"Here? In these woods?"

"Yes, if you like," the tree replied.

"Everyday, he went fishing. He had made himself a rod with a willow branch and some hair from a wild horse. It was a special fishing rod. He had used enchanted horsehair because he wanted a specific fish to bite. For, there was a beautiful maiden who lived in Himmelsberg. She often came into the forest to collect wood, and the wild man had seen her then. He had fallen so deeply in love with her that he wanted to lay the world at her feet. But, of course, he was a wild man at whom no woman would look twice. However, he caught the king of the waters with his enchanted fishing rod. And you know what?" the tree asked.

"No!" the girl answered.

"The king of the waters had a golden ring on his fin and said: 'Give it to your beloved. If she wears it, then she will notice you.' So, one morning the wild man laid the ring on the forest floor, right where the maiden would pass on her way to collect wood. When the maiden saw the ring she cried out in delight: 'What a beautiful trinket!' And she slipped it on. At that moment the wild man stepped out from the brush. She looked at him. But despite the fish's promise she did not fall in love with him but ran away screaming instead. The wild man took the ring, which she had taken off. He was so sad he had to cry. And as a tear fell to the ground the king of the waters suddenly appeared to him again. 'Even though she does not love you, you can still be with her. In the evening, go to her house and knock on the wall three times with the ring. Wait and see what happens.' The wild man did as he'd been bidden. Quietly, he snuck to the barn. And as he stood there knocking, his limbs grew stiff. He floated toward the crossbeams and turned into the wild man on the wall. The next day, the maiden wondered at the new beams but they seemed to dispel harm from the house and yard. Thus, she was glad to have the wild man of whom she did grow fond in the end."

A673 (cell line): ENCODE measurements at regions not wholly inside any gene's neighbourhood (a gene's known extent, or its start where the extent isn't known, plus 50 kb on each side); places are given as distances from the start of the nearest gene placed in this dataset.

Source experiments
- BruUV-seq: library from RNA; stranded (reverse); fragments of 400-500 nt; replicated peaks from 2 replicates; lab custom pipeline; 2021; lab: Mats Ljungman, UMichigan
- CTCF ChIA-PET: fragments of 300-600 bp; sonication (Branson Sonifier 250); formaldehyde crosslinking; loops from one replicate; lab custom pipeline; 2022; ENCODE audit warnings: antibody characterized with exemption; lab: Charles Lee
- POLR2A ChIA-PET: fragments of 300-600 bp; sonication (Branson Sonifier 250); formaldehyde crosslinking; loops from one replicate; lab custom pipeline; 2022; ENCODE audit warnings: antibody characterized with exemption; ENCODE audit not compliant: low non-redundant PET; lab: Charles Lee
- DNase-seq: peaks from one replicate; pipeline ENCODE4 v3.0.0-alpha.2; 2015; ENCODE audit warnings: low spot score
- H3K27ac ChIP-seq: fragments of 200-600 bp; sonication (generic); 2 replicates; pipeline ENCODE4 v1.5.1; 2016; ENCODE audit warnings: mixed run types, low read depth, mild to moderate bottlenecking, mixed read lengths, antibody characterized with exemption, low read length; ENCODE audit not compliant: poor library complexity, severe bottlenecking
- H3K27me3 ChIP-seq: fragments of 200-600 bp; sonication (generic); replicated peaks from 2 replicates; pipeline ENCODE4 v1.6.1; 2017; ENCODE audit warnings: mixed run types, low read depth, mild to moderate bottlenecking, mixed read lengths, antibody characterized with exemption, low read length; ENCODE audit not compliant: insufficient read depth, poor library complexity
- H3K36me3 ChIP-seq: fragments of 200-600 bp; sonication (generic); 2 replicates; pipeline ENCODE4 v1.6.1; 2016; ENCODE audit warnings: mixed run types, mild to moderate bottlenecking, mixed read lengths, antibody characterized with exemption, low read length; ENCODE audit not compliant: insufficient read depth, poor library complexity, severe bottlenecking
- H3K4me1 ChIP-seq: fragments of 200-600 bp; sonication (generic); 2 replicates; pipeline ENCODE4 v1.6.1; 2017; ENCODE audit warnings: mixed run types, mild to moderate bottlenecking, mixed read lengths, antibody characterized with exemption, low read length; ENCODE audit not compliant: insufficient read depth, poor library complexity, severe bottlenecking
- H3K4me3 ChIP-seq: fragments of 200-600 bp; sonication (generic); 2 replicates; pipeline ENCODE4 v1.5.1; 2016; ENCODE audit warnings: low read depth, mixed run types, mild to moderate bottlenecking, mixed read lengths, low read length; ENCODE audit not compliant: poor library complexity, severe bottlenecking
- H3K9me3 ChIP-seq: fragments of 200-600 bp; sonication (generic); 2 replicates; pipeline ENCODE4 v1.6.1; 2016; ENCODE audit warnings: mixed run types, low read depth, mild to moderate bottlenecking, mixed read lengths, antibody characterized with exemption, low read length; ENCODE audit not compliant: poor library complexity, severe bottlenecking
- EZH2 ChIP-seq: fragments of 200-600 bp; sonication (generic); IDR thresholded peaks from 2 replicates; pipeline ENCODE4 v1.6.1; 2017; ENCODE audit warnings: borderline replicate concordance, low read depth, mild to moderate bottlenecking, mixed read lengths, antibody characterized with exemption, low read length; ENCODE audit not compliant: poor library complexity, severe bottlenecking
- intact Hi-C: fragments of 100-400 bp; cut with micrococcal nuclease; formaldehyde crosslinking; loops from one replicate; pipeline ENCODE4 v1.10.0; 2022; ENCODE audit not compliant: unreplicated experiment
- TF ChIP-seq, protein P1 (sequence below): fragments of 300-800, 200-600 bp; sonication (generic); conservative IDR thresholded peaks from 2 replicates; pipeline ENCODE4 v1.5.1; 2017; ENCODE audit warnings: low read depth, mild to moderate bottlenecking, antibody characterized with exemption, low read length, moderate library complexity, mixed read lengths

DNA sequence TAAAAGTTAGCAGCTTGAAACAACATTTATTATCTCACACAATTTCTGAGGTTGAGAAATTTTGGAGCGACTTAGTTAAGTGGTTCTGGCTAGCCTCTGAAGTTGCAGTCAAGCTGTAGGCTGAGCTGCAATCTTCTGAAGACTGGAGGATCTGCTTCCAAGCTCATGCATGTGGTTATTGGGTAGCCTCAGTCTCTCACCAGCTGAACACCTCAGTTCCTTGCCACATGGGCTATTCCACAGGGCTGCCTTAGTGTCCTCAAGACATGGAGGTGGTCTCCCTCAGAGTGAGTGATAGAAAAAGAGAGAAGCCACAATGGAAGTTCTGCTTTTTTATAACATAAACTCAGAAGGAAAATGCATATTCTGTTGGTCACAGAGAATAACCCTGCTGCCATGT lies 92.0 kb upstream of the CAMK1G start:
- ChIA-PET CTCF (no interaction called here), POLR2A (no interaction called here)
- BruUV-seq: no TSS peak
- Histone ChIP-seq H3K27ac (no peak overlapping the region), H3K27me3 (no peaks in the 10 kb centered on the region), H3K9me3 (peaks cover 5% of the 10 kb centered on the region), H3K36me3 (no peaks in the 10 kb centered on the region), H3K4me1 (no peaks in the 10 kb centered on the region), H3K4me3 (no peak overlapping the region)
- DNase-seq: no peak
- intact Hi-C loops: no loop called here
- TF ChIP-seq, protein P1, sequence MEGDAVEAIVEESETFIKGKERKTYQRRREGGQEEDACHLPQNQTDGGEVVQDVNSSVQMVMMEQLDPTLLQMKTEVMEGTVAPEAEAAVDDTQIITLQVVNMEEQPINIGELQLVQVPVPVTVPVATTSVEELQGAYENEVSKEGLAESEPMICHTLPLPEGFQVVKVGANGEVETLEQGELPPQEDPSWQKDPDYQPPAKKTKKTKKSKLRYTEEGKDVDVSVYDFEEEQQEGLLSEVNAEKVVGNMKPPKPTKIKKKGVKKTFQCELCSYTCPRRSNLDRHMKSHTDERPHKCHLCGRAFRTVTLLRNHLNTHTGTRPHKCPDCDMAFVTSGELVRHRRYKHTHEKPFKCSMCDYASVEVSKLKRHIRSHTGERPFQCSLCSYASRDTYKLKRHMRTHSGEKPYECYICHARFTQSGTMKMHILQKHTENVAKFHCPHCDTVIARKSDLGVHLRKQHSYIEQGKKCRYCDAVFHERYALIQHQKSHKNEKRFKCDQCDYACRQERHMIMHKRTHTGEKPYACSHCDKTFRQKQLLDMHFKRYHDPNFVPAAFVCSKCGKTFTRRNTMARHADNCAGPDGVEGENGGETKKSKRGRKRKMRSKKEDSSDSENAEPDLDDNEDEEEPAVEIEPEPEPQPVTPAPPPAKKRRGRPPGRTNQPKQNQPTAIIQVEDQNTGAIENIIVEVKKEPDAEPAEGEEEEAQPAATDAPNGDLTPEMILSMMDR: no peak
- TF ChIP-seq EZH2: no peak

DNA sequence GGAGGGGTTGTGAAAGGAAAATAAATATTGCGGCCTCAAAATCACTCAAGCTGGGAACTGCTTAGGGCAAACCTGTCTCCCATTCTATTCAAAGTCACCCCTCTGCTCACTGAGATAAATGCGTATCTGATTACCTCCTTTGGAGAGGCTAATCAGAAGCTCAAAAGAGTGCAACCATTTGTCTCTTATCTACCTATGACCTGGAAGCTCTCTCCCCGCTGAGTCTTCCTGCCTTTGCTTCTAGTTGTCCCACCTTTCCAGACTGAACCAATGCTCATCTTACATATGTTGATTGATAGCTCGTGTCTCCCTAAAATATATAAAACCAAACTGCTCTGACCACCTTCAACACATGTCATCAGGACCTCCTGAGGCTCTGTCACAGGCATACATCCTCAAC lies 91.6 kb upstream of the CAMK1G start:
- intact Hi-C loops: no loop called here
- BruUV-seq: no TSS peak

The girl cautiously looked up at the tree.

"Tell me, old tree. Is that really true?" she wanted to know.

"Of course it's true. Upon my roots!" it said briskly.

"But then Himmelsberg must have been a village full of wild men. I believe I would have found more on the house walls if I had gone looking," Anna Lena added quickly.

"Now, you cannot see the people of Himmelsberg like that," the tree retorted promptly, "the villagers are a nice folk. I've got to rethink the story."

"What do you mean, rethink? I thought the wild man really existed?" the girl pressed the tree.

The tree hemmed and hawed, "Not quite."

"So you're just telling me stories?"

"Exactly!" the tree replied relieved.

After keeping quiet for a moment it spoke up again. "Well alright, if I'm entirely honest, I just invented that story" it admitted sheepishly.